Derry musician, Pat McCrossan, chats to Derry information in regards to the 60s music scene in Derry, transferring to make a life in North America & how he continues to gig at 80 years previous

A musician and entertainer for more than 50 years, Pat McCrossan left his beloved Derry to move to Canada in 1969 to join a Canadian Country and Rock band.

Pat became in demand for session work at ARC studios in Toronto with many top Canadian country, folk and Pop musicians. He decided to make the leap and moved to Canada.

Prior to this Pat was considered one of the top-rated rock guitarists in Ireland in the 1960’s and had previously taught classical piano and guitar with ‘The Royal Conservatory of Music.

He has recorded many albums with various themes from Country, Blues, Rock n’ Roll, Easy listening, and acoustic Folk.

Even now, at eighty years old, Pat has not slowed down at all as he continues to gig and is still in demand for shows, dances and wakes.

Inspired by early Blues, Country and Jazz musicians like Skip James, Hank Williams, Wes Montgomery, Pat tells me he is a huge fan of the older great guitarists like Chet Atkins, Les Paul, Joe Maphis and Doc Watson, and the players in the 60’s to 80’s like Jimmie Hendrix, Mark Knopfler, Pat Travers and Stevie Ray Vaughan.

Pat is also a massive fan of the Southern Gospel music of JD Sumner, Statler Brothers and of course, Elvis.

After seeing Elvis in the movie, “Love me Tender,” Pat bought his first guitar when he was just 15 years old and practiced like mad to be Elvis.

In his ever distinct Derry accent, Pat told me of his musical life in Derry in the 1950s and 60s: “The Mainliners was my Dad’s band and once I learned a few chords he put me to work playing rhythm.

“As soon as I could, I bought my first electric guitar. The guitar had no manufacturer’s name on it so it remains a mystery. The band played the popular country music of the period.

Pat found his love for playing guitar at just 15 years old and idolized the King of Rock and Roll, Elvis Presley

“By late 1958, I had purchased a white Harmony electric with twin De Armond pickups and a Bigsby unit. We’re still the Mainliners, but I was introducing Rock n’ Roll into the program. Frank McKay on bass amd Seamus McConnell on guitar .

“The Magnificent Seven -called after the movie of the same name- was a Showband in that we put on a stage show as well as playing the popular songs of the day.

“It is my first full-time professional band, professional in that we made a living from playing music. We played all the current popular music from America and the UK whether it was Rock n’ Roll or country, or Irish and interspersed the program with Dixieland and modern Jazz.

“In 1963, I built a double neck guitar and formed my own band, The Checkers. Imagine an eejit building a guitar to sound like a motorbike, I always did have a funny head on me for inventing things.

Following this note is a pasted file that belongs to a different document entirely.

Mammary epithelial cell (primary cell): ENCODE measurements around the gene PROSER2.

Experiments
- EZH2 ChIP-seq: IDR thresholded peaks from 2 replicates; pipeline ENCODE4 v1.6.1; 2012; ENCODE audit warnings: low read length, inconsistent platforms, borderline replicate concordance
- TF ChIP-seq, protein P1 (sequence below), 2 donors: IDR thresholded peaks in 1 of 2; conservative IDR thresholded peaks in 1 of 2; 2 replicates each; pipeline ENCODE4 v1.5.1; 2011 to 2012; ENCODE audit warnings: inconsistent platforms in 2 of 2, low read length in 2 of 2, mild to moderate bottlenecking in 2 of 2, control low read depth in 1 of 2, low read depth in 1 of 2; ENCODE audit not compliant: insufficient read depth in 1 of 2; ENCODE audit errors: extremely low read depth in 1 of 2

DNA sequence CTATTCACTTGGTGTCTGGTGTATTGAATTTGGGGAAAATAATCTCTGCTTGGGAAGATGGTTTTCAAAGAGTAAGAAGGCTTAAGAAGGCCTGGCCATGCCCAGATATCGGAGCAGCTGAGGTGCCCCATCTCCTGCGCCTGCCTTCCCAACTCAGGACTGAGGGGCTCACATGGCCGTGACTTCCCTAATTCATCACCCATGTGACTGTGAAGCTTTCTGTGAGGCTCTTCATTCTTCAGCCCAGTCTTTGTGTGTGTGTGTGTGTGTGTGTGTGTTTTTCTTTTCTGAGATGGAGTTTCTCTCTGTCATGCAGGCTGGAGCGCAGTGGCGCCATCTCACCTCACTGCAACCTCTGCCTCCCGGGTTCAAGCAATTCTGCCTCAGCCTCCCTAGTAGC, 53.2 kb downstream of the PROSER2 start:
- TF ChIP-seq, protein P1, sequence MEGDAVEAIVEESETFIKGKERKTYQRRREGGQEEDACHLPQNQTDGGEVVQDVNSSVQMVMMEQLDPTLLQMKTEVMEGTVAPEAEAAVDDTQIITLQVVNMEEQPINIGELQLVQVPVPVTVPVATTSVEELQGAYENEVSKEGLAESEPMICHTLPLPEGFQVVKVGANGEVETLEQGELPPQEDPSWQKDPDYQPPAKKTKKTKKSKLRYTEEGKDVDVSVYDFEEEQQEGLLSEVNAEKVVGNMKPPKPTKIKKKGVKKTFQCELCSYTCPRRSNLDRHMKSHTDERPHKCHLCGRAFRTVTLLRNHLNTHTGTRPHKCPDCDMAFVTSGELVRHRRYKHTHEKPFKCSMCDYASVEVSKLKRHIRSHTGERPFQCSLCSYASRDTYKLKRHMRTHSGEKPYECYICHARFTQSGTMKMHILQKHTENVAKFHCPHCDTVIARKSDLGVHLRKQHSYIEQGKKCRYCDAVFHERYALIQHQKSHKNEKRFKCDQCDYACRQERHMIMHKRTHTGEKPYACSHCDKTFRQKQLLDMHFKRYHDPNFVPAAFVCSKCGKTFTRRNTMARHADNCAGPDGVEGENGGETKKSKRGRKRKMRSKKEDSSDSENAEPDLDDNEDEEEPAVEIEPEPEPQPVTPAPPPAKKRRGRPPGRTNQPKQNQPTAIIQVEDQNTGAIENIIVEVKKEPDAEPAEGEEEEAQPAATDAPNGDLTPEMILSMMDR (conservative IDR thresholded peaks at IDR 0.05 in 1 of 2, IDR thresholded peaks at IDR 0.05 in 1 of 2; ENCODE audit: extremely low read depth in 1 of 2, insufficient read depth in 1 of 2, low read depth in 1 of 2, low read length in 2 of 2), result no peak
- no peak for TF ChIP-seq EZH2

Pat pictured with the double-necked guitar that he created in the 1960s

“In early 1964 we landed a resident spot on Irish TV on a show called ‘Picking the Pops.

“We became very popular in Southern Ireland as Irish TV had not yet beamed into the top half of the country.

“The band also toured England and for a few years we had a good run until I decided to emigrate to Toronto, Canada.

“The Shamrocks was a band, evolved from The Maple Leaf Showband, who I came to Canada to join in 1970.

“We were together for three years and recorded two albums. The band played all over Ontario with frequent forays into New York. It was a good show but torn apart by large egos.”

Pat continued to live a life full of music, selling records and gigging across Canada and latterly Arizona.

Pat performing during his time in Canada

Pat confesses he no longer gigs till the early hours and it is a different scene from his younger years but music is still his passion in life.

Pat said: “I’ve been on the music scene for the last 50 years. I’m still working and feel lucky to be as I’ve just turned 80.

“Truthfully, I never thought I’d make it to 80, I only took my life insurance out till I was 72, so far, I’m outliving my insurance policy,” he laughed.

“I’m playing in care homes now and I’m home for 2pm. It makes quite the difference from gigging in clubs and getting home at 2am.”

Pat still has family in Derry, including siblings, and many musician friends, “There’s still a few of us left,” he continued.

“Derry will always have my heart, I have great memories growing up there, including getting hunted out of the courthouse with my friends as a boy when we watched all the drunks getting charged,” he laughed.

Pat travels back to Ireland with his wife often but has not managed to get home since 2019, due to the global pandemic.

“The last time I was there it rained everyday, I ended up in the travel agents telling her to get me to the sun, we ended up in Italy. I am too used to the heat now even though we can’t stay in Arizona during the summer, we go back to Canada.”

Pat and his wife’s two children still reside in Canada and he spends five months of the year in Canada with his daughters.

“My siblings think I am crazy for making the drive north every year but it’s the equivalent here of driving from Derry to Portrush.

“I can’t take the plane anyway with my banjo and guitars. They say I am too old now to drive over 2000 miles but it used to take us six hours to get to Dublin, I can make the journey just fine.

“I’ve been told to stop making that car journey, I’ve been told to stop having any alcohol by the doctor, I’ll no doubt be told to stop gigging.

“But, if people had told me to stay away from smoking and drinking, I’d have been dead long ago.

“I’ll keep playing music until I can’t, I loved it then and I love it still.”

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